We know that software flaws can create vulnerabilities within a system. But a system’s design often impacts whether a software flaw can be exploited. For example, subtle differences between a system’s ideal design and its implementation can lead to different emergent run-time behaviors. These emergent behaviors can act like a “programmable weird machine” – making a system susceptible to routine exploitation.
One of our latest projects at Galois, Discovering and Explaining Threats of Emergent Computation to enable Transformations (DETECT), aims to help programmers discover vulnerabilities within a system’s design. As part of DARPA’s HARDEN program, DETECT builds upon SEEC, a Galois project that was part of DARPA’s AIMEE program. SEEC used ideas from the secure compilation and program synthesis fields to detect and reason about weird machines without pre-existing knowledge of potential flaws in a system.
DETECT expands on SEEC in several ways. DETECT will compare the behavior of computations at different levels of abstraction in models created by other performers within the HARDEN program. DETECT will also improve SEEC’s scalability by replacing program synthesis techniques with techniques from state-of-the-art differential fuzzing tools. (Fuzzing is a technique that systematically generates inputs for a program with the goal of identifying invalid or unexpected behaviors.) DETECT will also help identify specific design decisions that lead to emergent computation. This will allow system designers to fix these problems earlier in the design process.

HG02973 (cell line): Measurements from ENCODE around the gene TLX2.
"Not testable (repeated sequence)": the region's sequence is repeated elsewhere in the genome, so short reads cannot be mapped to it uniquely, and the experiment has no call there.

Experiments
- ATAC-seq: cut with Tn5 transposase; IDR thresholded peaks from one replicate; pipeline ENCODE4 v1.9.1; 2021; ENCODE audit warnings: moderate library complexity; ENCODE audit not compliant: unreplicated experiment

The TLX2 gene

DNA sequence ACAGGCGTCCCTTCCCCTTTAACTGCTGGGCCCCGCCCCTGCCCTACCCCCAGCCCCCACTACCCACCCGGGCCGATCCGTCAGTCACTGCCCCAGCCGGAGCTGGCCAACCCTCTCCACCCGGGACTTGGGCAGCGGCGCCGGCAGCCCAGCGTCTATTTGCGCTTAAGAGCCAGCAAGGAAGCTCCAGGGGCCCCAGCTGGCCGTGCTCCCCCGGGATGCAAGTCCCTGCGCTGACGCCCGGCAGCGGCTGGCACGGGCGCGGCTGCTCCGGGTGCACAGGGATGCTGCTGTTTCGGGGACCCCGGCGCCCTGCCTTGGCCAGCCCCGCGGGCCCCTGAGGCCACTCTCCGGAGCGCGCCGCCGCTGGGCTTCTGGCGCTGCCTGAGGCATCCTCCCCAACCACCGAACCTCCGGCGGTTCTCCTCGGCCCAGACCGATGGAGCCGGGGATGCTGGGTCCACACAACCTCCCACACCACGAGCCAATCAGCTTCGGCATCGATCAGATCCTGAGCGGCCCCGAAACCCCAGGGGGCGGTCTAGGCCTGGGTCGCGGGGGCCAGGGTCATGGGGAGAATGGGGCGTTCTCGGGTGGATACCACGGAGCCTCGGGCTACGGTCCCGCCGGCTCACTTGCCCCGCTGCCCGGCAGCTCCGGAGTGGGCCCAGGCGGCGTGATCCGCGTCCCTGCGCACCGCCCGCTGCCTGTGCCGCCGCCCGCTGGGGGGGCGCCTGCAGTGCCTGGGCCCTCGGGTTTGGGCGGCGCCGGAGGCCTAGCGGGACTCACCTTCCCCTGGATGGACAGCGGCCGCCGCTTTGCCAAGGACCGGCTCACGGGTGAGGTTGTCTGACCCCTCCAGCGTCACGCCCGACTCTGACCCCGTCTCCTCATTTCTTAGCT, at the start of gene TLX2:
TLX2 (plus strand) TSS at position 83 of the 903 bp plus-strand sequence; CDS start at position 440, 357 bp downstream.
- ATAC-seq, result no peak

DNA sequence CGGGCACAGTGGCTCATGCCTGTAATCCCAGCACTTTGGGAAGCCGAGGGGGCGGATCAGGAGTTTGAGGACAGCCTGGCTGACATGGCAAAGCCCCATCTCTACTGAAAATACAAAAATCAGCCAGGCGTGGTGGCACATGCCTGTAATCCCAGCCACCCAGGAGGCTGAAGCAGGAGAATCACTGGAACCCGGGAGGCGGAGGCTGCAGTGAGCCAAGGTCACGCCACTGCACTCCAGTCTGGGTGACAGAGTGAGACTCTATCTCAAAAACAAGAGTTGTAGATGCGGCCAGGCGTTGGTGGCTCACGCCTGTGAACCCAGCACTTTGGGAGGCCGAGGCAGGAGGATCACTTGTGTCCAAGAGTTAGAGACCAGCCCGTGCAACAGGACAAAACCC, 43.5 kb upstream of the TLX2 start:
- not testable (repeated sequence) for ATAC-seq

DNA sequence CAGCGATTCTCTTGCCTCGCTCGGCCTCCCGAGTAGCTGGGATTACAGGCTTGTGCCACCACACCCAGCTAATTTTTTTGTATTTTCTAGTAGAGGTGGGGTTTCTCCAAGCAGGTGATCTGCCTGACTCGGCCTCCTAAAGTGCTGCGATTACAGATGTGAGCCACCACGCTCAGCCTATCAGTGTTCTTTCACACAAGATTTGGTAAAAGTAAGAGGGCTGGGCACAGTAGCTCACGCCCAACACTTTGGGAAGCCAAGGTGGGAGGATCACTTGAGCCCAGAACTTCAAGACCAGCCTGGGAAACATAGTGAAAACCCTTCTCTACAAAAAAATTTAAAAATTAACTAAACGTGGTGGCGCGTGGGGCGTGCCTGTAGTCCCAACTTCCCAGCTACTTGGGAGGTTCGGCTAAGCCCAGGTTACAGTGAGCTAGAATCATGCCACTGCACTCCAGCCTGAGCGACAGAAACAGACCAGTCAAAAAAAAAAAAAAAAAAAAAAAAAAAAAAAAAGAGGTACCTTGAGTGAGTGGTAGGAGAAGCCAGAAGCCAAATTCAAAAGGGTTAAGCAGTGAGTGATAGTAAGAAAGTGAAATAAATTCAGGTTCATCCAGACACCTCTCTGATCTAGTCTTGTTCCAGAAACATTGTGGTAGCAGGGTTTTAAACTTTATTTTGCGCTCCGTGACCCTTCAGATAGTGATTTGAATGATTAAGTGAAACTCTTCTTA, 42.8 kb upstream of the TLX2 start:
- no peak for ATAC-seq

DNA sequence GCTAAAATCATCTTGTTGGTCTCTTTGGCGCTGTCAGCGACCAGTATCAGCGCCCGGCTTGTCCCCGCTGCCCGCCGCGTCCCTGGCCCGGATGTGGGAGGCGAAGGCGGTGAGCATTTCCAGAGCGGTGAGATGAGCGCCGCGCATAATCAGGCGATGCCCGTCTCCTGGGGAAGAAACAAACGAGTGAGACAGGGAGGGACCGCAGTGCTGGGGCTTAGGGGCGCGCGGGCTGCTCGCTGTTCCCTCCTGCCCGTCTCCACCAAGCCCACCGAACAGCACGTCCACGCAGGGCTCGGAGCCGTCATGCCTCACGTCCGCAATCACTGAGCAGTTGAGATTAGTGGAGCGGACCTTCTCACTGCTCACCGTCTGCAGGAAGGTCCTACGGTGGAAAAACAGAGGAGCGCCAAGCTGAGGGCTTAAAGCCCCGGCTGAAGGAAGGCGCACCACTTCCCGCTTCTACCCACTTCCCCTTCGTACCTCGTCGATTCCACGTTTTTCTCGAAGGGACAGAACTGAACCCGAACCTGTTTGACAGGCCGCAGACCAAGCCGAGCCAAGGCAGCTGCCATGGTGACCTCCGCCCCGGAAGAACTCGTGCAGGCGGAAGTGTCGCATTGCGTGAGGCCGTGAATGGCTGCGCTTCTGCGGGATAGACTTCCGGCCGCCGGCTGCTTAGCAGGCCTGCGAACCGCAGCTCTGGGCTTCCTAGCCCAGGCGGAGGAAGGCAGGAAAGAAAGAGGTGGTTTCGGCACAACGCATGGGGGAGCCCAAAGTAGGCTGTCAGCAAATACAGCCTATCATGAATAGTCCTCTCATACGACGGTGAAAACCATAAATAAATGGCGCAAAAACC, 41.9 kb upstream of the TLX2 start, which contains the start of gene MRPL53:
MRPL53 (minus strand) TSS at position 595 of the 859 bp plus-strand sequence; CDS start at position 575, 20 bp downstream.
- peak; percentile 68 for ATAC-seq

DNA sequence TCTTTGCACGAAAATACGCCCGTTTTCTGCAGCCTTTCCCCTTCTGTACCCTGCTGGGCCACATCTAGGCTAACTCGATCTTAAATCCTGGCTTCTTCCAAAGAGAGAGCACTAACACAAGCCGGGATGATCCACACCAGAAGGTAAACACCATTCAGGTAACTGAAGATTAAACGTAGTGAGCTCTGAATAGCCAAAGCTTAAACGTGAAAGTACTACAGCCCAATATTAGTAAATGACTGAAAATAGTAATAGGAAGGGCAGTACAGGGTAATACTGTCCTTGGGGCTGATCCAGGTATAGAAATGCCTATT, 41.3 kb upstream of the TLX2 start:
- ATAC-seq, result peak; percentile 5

Once developers have refactored their design or implementation to fix a source of emergent computation, DETECT will re-execute generated test cases to validate that the changes have disrupted the emergent computation. If the changes are successful, the developer can return to a previous step of DETECT workflow to find and repair other sources of emergent computation.
You can dig into the details about DETECT on its project page.
This material is based upon work supported by the Defense Advanced Research Projects Agency (DARPA) and Naval Information Warfare Center Pacific (NIWC Pacific) under N66001-22-C-4027. Any opinions, findings and conclusions or recommendations expressed in this material are those of the author(s) and do not necessarily reflect the views of DARPA and NIWC Pacific.
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